Be prepared to like advertising

Be prepared to like advertising

January 31st, 2007 | Posted in Art & Society, Business & Economy

Many of us detest clumsy advertising. Blinking banners on web sites, email that offers us things we neither need nor want, and intrusive ads on movie screens. But there is already some advertising out there that I’m starting to like. Google searches produce in-context ads that have, occasionally, proven useful. Amazon.com is now actually good at recommending things, even though I have eclectic reading tastes. Grocery stores where I’m a “member” now print me coupons that match things I’ve actually bought instead of, for example, diaper coupons when nothing about my spending suggests a young child. Expedia gives me hotel choices for the city I’m flying into.
The more sophisticated customer responsiveness, business intelligence, and other large databases get, the more ads are starting to save me time rather than spend my time.
Within a few years, large wireless networks will enable location specific ads, and when you couple the networks with the databases that already exist about me, I hope to be able to pop up on a street corner in Seattle, read the menus of the types of restaurant I most like (Asian fusion, tapas, and Northwest cuisine), see what tables are available, and make a reservation.
Will it be a perfect? Of course not. I’ll still be exposed to more ads than I want, but almost never to ads for things I have no interest in at all. To the extent that the large advertising networks can make me happy about what they try to sell me, they’ll probably succeed in selling me more things.
What does this mean for advertisers? They’ll pay more for ads, but they’ll get information to the people they want. Small businesses may be partially cut out of this right now, but as the systems for selling consumer interest to advertisers improve, they’ll be automated enough that small businesses on a budget can use them effectively to advertise to thier specific target markets.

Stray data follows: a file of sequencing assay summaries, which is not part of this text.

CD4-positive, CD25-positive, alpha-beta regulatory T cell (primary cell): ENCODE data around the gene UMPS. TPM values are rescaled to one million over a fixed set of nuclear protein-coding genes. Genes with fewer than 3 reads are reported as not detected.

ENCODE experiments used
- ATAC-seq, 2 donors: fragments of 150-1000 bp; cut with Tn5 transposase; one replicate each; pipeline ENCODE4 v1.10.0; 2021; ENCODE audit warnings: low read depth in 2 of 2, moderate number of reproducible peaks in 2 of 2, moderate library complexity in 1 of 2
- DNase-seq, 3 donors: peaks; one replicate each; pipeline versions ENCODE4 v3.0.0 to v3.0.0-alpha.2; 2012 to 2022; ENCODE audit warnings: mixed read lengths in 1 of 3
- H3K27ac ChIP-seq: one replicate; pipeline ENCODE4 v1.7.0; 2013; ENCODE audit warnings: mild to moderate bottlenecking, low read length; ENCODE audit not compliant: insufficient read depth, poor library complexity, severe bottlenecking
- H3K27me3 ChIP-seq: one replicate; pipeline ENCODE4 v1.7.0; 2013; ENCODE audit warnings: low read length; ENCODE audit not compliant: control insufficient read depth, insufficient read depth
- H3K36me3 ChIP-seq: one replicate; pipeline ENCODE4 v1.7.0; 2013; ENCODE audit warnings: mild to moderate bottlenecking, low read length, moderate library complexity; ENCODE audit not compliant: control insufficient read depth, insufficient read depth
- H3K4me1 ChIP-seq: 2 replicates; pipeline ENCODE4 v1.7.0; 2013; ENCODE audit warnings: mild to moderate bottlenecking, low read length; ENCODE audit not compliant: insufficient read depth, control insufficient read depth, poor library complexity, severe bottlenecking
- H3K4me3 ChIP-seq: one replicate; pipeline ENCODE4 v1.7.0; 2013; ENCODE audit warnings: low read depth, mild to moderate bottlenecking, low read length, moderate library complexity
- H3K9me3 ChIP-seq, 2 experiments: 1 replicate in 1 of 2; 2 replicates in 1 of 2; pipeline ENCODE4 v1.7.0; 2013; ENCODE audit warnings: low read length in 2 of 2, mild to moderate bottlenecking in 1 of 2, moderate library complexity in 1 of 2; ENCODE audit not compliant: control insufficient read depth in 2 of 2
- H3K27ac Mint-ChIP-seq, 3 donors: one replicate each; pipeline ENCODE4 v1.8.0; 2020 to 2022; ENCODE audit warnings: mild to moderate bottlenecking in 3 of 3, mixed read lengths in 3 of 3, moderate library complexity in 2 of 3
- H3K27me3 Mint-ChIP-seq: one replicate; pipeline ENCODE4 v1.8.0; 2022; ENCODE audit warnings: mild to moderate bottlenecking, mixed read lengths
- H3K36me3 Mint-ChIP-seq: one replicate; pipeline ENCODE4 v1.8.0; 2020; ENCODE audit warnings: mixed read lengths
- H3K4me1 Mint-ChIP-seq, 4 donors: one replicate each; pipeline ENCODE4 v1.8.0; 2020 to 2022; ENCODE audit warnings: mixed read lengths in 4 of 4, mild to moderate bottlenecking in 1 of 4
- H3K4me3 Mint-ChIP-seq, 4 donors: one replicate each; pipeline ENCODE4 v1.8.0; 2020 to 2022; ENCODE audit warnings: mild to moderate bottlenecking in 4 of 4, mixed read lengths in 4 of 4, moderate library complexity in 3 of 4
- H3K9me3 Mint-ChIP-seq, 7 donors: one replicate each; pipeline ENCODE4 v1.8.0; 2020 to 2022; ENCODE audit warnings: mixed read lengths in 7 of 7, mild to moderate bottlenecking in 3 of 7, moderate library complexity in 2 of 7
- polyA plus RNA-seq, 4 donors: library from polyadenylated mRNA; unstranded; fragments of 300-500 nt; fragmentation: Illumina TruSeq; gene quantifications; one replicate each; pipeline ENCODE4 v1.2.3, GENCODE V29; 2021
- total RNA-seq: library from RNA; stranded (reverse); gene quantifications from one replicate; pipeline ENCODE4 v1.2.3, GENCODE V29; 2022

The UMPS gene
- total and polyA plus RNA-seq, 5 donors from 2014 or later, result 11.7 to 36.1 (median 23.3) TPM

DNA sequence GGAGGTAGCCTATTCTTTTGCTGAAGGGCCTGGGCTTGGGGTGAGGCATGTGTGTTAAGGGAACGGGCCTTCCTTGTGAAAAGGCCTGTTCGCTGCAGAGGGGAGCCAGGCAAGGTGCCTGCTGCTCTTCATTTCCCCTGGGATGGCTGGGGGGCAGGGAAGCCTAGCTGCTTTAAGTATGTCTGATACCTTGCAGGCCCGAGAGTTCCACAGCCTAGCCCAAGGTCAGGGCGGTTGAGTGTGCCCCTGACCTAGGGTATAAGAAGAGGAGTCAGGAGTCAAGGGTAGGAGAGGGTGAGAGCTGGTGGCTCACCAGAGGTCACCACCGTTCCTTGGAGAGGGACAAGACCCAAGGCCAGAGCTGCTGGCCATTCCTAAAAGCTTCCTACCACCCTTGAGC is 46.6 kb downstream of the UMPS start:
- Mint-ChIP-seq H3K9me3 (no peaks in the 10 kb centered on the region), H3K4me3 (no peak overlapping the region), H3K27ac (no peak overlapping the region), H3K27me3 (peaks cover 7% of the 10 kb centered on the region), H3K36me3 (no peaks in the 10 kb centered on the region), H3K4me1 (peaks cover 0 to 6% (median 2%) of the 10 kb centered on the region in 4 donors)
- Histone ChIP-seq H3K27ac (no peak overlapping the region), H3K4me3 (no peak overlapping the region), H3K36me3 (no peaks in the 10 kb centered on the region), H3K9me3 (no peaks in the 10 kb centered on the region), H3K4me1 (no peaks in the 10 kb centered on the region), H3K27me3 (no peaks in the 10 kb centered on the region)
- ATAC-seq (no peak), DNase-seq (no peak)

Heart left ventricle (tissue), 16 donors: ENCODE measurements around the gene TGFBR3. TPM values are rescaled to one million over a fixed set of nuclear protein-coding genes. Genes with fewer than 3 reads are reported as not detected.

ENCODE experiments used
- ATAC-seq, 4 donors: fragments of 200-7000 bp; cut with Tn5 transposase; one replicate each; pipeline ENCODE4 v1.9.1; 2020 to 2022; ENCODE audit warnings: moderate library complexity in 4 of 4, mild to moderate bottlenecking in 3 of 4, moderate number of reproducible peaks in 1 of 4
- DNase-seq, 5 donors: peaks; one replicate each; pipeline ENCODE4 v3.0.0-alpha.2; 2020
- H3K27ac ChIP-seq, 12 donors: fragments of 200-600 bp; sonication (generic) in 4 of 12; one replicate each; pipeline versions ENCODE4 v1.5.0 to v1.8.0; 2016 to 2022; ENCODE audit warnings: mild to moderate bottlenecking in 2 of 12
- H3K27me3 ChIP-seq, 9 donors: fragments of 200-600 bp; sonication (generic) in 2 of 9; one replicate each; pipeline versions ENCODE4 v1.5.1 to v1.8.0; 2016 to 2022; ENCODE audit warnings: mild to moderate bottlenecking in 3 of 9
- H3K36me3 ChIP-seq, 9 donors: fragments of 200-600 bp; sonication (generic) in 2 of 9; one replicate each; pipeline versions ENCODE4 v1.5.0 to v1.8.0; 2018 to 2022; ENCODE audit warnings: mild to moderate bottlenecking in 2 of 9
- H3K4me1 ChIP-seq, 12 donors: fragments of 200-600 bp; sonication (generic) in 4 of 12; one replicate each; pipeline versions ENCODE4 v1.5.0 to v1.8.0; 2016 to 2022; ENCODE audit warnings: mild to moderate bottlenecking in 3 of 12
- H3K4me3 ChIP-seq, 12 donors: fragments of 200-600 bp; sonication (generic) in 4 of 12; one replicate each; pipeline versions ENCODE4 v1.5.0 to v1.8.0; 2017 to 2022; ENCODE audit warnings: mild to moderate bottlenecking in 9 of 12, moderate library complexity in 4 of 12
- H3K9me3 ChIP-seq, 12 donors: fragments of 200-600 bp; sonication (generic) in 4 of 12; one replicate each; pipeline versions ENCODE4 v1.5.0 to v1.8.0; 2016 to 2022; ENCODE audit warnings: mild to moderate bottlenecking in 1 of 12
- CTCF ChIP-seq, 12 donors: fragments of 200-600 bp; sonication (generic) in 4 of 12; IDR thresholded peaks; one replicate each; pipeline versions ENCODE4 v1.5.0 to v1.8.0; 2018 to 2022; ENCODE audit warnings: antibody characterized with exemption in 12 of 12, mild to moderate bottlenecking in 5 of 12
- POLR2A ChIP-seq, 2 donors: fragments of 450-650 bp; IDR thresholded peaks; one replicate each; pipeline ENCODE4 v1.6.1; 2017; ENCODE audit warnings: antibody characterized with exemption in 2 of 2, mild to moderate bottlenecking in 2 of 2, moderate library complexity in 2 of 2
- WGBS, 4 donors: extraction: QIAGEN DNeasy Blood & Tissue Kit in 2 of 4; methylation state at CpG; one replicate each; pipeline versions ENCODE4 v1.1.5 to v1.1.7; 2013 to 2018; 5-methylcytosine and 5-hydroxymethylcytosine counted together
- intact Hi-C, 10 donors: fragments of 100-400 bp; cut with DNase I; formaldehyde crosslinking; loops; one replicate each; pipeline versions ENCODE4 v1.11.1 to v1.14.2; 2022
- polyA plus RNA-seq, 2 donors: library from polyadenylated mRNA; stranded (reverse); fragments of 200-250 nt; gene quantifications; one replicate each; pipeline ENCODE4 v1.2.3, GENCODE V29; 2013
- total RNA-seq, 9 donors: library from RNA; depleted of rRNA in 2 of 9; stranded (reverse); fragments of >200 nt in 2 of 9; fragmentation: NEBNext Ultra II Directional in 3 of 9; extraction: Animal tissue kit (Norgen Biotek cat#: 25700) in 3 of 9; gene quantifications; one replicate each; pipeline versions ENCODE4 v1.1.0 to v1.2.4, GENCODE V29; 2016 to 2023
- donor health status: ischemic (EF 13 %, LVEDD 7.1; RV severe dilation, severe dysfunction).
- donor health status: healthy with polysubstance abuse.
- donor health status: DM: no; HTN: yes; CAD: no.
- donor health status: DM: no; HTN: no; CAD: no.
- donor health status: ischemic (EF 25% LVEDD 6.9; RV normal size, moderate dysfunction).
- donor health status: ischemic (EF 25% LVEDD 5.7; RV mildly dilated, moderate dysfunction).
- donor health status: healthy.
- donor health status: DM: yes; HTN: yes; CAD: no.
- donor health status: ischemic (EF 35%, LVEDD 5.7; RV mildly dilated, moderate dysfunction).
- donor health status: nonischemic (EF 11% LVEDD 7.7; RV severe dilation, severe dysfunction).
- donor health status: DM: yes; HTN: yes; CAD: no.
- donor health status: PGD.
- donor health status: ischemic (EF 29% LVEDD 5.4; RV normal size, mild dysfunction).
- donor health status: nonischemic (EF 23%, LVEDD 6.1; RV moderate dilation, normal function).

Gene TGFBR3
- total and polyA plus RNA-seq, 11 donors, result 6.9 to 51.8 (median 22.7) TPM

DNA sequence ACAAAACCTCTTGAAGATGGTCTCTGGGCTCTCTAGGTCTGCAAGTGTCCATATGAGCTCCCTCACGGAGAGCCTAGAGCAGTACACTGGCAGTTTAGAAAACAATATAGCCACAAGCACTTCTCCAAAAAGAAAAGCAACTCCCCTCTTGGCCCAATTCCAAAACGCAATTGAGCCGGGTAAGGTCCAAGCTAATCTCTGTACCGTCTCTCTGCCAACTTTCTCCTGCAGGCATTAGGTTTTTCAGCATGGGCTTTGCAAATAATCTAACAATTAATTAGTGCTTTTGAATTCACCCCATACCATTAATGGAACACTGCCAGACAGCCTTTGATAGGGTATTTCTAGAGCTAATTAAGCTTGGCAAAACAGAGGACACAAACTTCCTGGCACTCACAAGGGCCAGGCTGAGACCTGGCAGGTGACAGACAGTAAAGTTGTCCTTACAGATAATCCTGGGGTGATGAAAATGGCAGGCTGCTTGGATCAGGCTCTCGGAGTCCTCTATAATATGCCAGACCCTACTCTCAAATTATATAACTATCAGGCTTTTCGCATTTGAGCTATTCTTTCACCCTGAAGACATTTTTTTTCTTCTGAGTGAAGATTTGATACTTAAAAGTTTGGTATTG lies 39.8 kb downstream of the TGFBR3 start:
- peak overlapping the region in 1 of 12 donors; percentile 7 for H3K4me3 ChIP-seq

How about consumers? Will I have lost all privacy? Well, yes, and no. These systems are already highly automated (some adjust what they show on the fly, using all automated routines), and private in the “needle in a haystack” sense. Yes, someone with the right knowledge and passwords could probably learn all about my buying habits, but in general they won’t. I simply won’t be important enough as a regular middle-class consumer. The machine will see me as an individual, but in general, people will not have the time or inclination to do that.
And I win. Advertising will become more like a convenience than a bother, at least in most cases.

About Brenda Cooper

Brenda Cooper has been delivering keynote addresses on the future for over a decade. Her non-fiction has appeared in The Futurist Magazine and on Futurist.com. She is also currently writing a non-fiction series called Backing into Eden, which is being re-published on multiple websites. Her talks are upbeat and positive, and generally focus on how we can solve the big problems facing mankind right now.